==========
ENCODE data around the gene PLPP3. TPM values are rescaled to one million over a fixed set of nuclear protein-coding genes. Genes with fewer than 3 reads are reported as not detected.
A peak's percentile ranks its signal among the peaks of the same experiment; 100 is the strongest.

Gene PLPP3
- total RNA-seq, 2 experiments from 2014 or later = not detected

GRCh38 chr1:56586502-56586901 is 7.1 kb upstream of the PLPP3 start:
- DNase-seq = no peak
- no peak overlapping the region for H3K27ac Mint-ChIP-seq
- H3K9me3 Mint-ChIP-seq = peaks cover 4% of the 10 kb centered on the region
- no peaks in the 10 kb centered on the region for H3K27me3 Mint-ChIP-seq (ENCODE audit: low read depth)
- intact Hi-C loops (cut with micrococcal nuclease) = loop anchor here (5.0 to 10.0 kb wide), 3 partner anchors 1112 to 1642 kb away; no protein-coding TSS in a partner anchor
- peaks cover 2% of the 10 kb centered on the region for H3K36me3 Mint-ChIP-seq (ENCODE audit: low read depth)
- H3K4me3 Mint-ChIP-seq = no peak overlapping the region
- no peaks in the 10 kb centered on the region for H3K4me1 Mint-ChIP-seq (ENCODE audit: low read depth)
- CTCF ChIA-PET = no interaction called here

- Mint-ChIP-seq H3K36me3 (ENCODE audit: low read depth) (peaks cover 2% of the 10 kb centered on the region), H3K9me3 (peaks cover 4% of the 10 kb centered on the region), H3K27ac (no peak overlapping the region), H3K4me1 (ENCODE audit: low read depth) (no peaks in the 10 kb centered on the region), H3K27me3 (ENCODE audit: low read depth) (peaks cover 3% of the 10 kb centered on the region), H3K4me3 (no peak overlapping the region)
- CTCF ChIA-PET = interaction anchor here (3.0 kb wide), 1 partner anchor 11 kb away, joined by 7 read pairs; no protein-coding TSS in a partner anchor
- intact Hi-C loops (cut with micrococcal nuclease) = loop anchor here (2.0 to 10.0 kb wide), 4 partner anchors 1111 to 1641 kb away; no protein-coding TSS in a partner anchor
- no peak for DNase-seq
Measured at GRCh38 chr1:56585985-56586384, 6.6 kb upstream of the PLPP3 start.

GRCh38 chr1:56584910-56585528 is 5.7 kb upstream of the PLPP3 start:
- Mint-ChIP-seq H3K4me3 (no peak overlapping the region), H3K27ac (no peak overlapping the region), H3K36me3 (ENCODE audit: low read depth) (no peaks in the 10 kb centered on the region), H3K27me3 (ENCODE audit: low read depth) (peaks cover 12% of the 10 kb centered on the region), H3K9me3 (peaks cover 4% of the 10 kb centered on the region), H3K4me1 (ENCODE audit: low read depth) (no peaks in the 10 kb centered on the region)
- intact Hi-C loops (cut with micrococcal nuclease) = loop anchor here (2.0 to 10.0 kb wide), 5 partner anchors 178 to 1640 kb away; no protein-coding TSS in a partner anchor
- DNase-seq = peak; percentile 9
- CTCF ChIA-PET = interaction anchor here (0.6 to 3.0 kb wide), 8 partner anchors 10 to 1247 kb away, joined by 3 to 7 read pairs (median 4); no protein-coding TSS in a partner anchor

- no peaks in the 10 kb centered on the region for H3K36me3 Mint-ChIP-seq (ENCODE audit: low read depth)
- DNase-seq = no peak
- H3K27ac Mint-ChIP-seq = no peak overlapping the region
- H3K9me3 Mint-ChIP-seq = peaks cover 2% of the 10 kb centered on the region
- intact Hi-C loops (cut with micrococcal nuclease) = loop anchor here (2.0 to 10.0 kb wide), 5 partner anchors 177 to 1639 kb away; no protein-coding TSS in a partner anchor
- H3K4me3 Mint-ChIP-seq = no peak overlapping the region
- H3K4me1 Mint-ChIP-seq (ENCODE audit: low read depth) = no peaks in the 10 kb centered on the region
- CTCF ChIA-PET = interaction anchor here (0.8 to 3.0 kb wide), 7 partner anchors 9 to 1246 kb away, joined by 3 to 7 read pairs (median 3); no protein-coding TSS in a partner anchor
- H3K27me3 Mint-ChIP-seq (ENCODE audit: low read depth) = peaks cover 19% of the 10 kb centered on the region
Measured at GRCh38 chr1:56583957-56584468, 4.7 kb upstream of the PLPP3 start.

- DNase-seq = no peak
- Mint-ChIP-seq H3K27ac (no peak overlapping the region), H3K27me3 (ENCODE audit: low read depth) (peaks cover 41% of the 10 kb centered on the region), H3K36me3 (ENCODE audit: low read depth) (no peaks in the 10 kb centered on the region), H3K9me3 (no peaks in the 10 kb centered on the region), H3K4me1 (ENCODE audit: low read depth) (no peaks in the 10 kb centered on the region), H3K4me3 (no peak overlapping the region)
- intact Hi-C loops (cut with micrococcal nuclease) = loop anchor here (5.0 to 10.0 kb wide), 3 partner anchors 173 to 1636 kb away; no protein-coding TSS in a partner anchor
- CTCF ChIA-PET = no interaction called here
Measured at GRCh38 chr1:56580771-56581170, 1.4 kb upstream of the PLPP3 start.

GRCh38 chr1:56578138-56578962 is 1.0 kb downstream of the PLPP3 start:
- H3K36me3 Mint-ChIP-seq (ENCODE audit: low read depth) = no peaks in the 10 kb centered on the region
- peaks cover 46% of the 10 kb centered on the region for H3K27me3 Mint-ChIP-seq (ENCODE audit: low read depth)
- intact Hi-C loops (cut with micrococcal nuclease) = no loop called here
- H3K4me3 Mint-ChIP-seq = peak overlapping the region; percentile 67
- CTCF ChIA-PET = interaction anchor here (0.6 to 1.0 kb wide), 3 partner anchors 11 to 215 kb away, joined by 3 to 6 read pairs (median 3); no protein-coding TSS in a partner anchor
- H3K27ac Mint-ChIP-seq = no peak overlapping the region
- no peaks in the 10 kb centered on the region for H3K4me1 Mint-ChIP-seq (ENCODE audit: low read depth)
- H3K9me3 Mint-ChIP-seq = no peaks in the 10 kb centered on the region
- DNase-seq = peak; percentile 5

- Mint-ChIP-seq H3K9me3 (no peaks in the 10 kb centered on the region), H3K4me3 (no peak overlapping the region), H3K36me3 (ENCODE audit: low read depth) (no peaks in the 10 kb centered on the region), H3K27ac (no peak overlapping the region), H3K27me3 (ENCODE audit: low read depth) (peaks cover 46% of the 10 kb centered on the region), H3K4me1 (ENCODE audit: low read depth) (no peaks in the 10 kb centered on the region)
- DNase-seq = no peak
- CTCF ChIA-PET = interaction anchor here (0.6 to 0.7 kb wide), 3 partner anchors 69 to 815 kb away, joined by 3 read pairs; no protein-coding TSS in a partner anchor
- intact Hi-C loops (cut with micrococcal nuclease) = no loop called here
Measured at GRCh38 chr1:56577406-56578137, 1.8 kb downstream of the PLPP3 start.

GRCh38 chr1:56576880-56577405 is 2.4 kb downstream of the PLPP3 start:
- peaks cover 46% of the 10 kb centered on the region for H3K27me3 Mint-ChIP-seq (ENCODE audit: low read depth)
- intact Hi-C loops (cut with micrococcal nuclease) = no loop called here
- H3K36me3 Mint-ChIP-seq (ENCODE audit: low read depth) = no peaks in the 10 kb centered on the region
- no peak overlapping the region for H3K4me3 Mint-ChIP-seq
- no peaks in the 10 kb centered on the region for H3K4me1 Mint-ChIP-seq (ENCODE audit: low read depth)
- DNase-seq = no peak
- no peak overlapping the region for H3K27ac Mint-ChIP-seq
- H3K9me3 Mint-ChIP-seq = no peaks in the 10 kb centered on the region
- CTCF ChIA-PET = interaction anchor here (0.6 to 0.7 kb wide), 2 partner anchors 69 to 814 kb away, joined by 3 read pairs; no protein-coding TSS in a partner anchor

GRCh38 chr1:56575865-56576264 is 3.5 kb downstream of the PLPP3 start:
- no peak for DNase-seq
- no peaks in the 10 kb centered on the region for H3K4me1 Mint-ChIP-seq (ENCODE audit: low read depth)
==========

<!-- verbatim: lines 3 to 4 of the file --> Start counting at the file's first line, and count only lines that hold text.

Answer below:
Gene PLPP3
- total RNA-seq, 2 experiments from 2014 or later = not detected